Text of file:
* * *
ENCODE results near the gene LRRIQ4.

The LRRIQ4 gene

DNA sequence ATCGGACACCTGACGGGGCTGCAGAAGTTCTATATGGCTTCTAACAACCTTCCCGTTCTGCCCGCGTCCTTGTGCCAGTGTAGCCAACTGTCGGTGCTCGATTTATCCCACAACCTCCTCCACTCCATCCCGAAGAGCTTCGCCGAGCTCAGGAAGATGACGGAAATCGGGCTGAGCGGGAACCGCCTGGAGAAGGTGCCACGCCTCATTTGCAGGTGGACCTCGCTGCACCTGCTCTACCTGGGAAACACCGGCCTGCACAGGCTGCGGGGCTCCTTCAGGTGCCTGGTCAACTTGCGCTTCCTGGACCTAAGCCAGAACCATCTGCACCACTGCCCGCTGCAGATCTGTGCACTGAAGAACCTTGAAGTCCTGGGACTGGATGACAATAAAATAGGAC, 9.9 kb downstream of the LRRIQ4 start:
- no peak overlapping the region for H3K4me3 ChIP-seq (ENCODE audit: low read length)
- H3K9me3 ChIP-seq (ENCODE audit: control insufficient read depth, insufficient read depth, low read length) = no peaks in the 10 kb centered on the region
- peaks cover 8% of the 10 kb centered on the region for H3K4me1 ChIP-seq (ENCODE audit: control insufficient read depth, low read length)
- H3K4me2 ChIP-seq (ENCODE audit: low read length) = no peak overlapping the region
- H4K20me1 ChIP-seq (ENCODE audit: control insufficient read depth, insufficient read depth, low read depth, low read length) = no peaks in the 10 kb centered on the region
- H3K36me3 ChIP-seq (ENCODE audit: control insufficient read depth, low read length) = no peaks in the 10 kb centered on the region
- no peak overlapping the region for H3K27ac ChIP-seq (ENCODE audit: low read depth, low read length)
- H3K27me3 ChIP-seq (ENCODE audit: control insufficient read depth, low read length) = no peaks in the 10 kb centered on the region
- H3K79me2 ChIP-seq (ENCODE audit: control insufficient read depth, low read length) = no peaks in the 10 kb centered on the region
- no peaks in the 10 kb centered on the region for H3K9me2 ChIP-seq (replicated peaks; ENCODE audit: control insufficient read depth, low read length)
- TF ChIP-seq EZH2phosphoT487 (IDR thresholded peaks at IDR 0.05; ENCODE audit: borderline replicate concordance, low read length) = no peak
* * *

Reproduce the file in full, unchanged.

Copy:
ENCODE results near the gene LRRIQ4.

The LRRIQ4 gene

DNA sequence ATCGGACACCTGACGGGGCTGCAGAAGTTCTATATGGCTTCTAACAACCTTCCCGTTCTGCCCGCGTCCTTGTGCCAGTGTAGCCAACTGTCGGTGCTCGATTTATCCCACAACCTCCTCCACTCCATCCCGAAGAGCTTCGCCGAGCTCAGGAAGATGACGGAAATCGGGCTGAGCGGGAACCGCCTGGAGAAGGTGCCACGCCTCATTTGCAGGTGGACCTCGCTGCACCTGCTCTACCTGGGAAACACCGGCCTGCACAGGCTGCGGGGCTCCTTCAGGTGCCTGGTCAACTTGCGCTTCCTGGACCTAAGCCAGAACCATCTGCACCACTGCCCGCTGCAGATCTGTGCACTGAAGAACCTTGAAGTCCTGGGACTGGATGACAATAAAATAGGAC, 9.9 kb downstream of the LRRIQ4 start:
- no peak overlapping the region for H3K4me3 ChIP-seq (ENCODE audit: low read length)
- H3K9me3 ChIP-seq (ENCODE audit: control insufficient read depth, insufficient read depth, low read length) = no peaks in the 10 kb centered on the region
- peaks cover 8% of the 10 kb centered on the region for H3K4me1 ChIP-seq (ENCODE audit: control insufficient read depth, low read length)
- H3K4me2 ChIP-seq (ENCODE audit: low read length) = no peak overlapping the region
- H4K20me1 ChIP-seq (ENCODE audit: control insufficient read depth, insufficient read depth, low read depth, low read length) = no peaks in the 10 kb centered on the region
- H3K36me3 ChIP-seq (ENCODE audit: control insufficient read depth, low read length) = no peaks in the 10 kb centered on the region
- no peak overlapping the region for H3K27ac ChIP-seq (ENCODE audit: low read depth, low read length)
- H3K27me3 ChIP-seq (ENCODE audit: control insufficient read depth, low read length) = no peaks in the 10 kb centered on the region
- H3K79me2 ChIP-seq (ENCODE audit: control insufficient read depth, low read length) = no peaks in the 10 kb centered on the region
- no peaks in the 10 kb centered on the region for H3K9me2 ChIP-seq (replicated peaks; ENCODE audit: control insufficient read depth, low read length)
- TF ChIP-seq EZH2phosphoT487 (IDR thresholded peaks at IDR 0.05; ENCODE audit: borderline replicate concordance, low read length) = no peak